Sweet Melancholy

Works for viol consort from Byrd to Purcell
cellini consort
Coviello Classics COV 91604

[dropcap]F[/dropcap]or an apparently restricted genre, the English viol consort enjoyed a surprisingly long life. From its first stirrings in the 1520s until Purcell’s final homage to this highly refined and cultivated genre in his great 3 and 4-part Fantazias, the viol consort remained at both court and country the chamber music-form par excellence in England.

The present disc gives a survey of this repertoire for two- and three-part consort across most of the period it was at its highest point. Superficially music for viol consort developed relatively little throughout its long history. We find the same equality of parts exploring an often dense labyrinth of counterpoint that obviously owes its genesis to the great tradition of vocal polyphony. Yet as the two opening and cleverly juxtaposed items on the CD clearly demonstrate there is world of difference between the gravely dignified Fantasia of Thomas Lupo (1571-1627) – a piece that might well qualify under the disc’s ‘Sweet Melancholy’ rubric – and the first of Purcell’s 3-part Fantazias. There, although the emphasis on contrapuntal complexity remains fundamentally unchanged, the textures are more open, with contrasted sections that owe their place to 17th century Italian influences on the form.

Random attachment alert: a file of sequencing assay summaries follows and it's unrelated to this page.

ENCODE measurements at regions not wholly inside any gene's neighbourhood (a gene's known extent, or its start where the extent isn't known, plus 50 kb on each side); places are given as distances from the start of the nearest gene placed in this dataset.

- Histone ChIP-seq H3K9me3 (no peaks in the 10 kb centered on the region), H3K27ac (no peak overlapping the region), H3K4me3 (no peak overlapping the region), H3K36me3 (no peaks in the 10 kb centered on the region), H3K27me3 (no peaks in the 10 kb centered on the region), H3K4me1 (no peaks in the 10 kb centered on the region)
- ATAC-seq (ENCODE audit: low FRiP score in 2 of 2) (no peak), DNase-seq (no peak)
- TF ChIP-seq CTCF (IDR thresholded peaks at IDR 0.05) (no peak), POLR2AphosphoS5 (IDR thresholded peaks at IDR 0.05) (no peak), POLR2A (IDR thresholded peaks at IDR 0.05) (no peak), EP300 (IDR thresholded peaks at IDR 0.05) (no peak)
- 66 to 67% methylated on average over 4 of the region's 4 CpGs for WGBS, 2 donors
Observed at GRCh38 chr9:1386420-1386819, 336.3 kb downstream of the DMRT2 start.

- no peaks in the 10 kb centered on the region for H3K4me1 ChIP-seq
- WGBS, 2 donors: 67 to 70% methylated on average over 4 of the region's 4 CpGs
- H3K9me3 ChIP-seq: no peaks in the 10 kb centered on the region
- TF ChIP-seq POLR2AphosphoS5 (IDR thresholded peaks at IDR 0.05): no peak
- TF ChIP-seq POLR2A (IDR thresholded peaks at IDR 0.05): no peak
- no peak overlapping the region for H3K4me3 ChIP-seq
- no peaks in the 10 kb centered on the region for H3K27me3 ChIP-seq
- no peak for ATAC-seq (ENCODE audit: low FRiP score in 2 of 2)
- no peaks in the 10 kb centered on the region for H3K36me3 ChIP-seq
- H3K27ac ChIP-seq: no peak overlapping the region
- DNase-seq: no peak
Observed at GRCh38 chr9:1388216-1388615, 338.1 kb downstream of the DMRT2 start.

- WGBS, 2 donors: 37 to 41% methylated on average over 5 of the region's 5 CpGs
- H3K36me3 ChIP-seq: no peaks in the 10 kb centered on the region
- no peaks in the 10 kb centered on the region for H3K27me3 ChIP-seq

Although the discs title might serve as a catchy handle, it also implies a restriction of mood that is not borne out by the repertoire included. Take, for example, the first of three fantasias by Orlando Gibbons, a piece that employs brief, almost fragmentary motifs to create a dynamic thrust that hints at the restless impetuosity of William Lawes. Consider, too, the music of Matthew Locke, given a more generous share than anyone. The first of a pair of 2-part Fantasias finds Locke exploiting chromaticism to disquieting effect, while the second owns to the new expressivity imported from Italy.

The performances by the Swiss-based Cellini Consort are exceptionally accomplished, give or take the occasional rough edge, with richly expressive and musical playing from its three members, all of whom apparently play both treble and bass viol on the disc. The disc might indeed well qualify as a fine introduction to the repertoire, though it should be remembered that much its greatest music was composed for larger consorts.

Brian Robins

Brian Robins

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